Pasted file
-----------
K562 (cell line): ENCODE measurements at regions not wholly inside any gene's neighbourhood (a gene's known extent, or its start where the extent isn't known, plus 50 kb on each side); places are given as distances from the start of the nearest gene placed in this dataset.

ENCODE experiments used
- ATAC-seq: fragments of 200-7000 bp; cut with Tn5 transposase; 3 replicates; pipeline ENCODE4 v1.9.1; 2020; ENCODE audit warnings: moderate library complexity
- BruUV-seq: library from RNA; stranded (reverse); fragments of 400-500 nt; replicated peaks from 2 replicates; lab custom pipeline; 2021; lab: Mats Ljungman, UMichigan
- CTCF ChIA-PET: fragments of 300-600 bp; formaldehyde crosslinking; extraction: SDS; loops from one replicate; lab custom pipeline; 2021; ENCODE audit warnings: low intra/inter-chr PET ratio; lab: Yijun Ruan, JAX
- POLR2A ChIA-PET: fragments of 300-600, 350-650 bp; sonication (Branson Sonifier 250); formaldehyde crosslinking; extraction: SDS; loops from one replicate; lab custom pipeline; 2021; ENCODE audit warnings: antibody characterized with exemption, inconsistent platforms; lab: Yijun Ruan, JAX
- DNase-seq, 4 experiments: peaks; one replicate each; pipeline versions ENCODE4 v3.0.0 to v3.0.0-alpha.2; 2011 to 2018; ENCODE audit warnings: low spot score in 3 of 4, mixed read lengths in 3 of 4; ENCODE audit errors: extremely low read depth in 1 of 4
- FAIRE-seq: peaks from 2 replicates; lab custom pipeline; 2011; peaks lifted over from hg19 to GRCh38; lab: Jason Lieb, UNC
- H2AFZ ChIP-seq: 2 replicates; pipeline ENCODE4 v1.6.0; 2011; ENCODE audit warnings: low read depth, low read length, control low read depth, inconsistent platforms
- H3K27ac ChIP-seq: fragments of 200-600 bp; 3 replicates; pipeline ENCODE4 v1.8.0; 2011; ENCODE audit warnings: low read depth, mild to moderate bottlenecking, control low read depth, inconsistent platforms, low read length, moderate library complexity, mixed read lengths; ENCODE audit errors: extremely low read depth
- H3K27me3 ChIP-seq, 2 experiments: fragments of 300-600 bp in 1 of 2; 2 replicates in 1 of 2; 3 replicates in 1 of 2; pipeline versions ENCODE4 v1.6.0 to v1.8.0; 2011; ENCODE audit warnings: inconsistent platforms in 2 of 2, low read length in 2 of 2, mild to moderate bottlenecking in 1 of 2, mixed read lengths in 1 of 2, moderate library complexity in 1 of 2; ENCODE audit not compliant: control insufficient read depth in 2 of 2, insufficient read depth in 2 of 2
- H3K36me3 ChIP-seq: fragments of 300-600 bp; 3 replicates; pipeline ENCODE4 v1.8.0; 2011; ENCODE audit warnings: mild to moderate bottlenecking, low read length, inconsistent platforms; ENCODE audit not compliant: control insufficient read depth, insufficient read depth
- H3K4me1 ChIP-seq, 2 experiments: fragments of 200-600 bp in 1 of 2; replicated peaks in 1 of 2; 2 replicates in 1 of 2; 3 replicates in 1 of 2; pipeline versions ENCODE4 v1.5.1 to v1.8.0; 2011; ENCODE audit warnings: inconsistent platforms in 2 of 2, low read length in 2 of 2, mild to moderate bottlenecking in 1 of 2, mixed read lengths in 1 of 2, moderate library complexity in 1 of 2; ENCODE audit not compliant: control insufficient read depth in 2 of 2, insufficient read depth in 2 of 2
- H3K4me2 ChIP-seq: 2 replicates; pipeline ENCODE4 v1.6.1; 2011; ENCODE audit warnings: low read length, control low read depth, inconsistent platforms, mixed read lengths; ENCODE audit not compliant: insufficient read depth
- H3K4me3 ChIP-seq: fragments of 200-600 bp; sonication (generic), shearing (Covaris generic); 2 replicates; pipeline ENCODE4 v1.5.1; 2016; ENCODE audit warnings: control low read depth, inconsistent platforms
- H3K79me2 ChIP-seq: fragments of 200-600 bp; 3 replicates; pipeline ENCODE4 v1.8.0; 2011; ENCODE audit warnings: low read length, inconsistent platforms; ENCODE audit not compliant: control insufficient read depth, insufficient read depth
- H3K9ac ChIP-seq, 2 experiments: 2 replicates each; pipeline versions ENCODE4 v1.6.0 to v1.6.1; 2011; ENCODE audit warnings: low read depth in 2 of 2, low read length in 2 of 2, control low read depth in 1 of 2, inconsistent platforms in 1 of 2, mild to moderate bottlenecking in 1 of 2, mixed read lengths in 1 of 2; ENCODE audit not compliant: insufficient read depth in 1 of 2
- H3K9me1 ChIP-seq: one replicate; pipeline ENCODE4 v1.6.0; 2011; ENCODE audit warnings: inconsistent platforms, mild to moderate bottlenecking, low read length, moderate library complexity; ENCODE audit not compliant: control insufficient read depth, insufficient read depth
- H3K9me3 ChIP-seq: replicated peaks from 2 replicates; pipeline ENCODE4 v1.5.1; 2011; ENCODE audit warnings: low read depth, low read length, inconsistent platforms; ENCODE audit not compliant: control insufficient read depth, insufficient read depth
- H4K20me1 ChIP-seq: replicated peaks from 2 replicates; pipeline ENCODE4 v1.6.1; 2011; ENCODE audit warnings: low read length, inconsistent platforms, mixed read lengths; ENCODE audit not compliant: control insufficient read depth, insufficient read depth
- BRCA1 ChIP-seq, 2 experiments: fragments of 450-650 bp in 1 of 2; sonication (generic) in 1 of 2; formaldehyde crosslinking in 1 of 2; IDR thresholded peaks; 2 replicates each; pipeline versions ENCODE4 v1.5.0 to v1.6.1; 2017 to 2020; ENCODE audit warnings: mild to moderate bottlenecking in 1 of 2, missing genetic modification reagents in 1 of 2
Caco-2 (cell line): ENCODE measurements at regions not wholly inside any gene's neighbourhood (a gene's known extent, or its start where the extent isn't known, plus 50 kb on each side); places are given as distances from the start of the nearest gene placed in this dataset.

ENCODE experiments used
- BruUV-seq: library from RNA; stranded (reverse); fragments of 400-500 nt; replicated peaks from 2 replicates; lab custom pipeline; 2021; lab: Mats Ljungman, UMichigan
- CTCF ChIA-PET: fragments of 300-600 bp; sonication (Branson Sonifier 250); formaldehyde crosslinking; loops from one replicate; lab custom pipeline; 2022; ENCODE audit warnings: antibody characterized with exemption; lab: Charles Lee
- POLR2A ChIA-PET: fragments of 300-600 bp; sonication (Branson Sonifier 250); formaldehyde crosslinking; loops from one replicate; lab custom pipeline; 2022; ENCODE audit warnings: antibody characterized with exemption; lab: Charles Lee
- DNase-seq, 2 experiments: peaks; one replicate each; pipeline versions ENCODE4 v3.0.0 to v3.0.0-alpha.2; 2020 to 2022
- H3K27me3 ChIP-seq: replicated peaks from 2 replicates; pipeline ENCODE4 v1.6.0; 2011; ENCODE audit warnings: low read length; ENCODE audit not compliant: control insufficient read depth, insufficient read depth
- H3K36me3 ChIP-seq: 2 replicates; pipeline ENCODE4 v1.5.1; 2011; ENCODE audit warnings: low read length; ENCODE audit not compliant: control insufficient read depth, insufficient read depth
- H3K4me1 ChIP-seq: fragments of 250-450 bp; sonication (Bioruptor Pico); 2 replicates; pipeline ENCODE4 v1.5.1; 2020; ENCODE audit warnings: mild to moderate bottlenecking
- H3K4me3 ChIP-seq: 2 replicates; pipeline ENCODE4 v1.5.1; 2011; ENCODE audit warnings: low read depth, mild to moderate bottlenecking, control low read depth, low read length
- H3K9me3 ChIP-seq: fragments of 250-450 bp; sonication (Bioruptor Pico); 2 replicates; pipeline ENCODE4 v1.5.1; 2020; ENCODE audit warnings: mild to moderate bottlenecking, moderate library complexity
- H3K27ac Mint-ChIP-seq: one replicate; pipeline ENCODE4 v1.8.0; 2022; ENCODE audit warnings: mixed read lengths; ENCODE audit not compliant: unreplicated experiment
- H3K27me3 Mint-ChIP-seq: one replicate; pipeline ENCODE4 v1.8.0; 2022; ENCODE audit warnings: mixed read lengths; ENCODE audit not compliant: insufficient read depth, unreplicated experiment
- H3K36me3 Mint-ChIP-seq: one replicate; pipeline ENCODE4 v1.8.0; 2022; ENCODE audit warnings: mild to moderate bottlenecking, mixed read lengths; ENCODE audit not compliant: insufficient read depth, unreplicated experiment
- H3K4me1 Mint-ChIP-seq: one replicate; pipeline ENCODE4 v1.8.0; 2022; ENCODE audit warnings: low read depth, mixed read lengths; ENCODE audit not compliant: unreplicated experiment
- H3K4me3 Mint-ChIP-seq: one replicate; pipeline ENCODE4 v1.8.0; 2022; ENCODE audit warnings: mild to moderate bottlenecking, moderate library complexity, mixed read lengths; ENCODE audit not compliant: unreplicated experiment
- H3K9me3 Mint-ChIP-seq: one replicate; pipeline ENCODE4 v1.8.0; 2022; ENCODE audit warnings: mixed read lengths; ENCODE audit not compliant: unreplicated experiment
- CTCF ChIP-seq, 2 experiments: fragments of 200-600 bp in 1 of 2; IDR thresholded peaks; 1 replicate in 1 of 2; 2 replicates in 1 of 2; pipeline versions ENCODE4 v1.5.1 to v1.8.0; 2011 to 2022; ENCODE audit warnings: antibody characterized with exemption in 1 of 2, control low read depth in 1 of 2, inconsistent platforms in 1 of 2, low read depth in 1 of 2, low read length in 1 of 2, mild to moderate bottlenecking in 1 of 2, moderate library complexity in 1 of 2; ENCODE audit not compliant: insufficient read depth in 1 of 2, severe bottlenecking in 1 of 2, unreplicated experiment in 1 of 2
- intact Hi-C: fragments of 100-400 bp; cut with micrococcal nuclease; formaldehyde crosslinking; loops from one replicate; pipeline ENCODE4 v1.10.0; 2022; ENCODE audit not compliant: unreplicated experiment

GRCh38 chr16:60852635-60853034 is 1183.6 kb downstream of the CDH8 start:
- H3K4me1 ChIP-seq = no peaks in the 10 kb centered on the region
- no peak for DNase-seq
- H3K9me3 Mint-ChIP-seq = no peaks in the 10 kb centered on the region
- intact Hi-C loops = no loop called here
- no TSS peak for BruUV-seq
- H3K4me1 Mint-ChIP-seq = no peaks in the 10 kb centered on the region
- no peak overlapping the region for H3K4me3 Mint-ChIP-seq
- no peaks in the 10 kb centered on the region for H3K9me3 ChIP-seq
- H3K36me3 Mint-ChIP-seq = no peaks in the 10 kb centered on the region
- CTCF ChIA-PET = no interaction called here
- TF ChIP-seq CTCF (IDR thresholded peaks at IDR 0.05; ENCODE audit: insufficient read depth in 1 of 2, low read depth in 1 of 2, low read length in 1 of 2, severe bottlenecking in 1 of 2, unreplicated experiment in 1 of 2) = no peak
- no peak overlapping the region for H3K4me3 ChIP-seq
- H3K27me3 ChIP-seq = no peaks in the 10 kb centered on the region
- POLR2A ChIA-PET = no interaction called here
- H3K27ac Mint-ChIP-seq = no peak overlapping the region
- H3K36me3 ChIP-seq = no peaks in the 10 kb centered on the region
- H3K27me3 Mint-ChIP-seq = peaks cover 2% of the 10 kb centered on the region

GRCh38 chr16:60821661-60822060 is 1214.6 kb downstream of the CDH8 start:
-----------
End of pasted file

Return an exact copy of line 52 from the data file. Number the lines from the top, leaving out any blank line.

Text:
- TF ChIP-seq CTCF (IDR thresholded peaks at IDR 0.05; ENCODE audit: insufficient read depth in 1 of 2, low read depth in 1 of 2, low read length in 1 of 2, severe bottlenecking in 1 of 2, unreplicated experiment in 1 of 2) = no peak